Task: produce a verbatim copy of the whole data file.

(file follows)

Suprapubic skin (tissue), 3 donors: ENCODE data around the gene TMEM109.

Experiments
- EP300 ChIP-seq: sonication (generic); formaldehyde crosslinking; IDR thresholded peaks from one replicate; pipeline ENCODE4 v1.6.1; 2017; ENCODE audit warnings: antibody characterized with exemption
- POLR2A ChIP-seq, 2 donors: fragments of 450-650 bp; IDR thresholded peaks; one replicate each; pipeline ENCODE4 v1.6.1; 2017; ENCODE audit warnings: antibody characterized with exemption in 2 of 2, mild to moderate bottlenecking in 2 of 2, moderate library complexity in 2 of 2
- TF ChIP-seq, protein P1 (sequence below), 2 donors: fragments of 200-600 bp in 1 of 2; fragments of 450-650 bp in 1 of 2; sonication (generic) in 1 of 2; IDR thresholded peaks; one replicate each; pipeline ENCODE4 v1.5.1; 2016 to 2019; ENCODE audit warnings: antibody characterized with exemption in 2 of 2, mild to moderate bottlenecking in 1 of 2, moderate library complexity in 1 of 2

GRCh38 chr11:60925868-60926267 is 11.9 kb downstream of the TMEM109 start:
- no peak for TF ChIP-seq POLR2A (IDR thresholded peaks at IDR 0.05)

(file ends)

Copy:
Suprapubic skin (tissue), 3 donors: ENCODE data around the gene TMEM109.

Experiments
- EP300 ChIP-seq: sonication (generic); formaldehyde crosslinking; IDR thresholded peaks from one replicate; pipeline ENCODE4 v1.6.1; 2017; ENCODE audit warnings: antibody characterized with exemption
- POLR2A ChIP-seq, 2 donors: fragments of 450-650 bp; IDR thresholded peaks; one replicate each; pipeline ENCODE4 v1.6.1; 2017; ENCODE audit warnings: antibody characterized with exemption in 2 of 2, mild to moderate bottlenecking in 2 of 2, moderate library complexity in 2 of 2
- TF ChIP-seq, protein P1 (sequence below), 2 donors: fragments of 200-600 bp in 1 of 2; fragments of 450-650 bp in 1 of 2; sonication (generic) in 1 of 2; IDR thresholded peaks; one replicate each; pipeline ENCODE4 v1.5.1; 2016 to 2019; ENCODE audit warnings: antibody characterized with exemption in 2 of 2, mild to moderate bottlenecking in 1 of 2, moderate library complexity in 1 of 2

GRCh38 chr11:60925868-60926267 is 11.9 kb downstream of the TMEM109 start:
- no peak for TF ChIP-seq POLR2A (IDR thresholded peaks at IDR 0.05)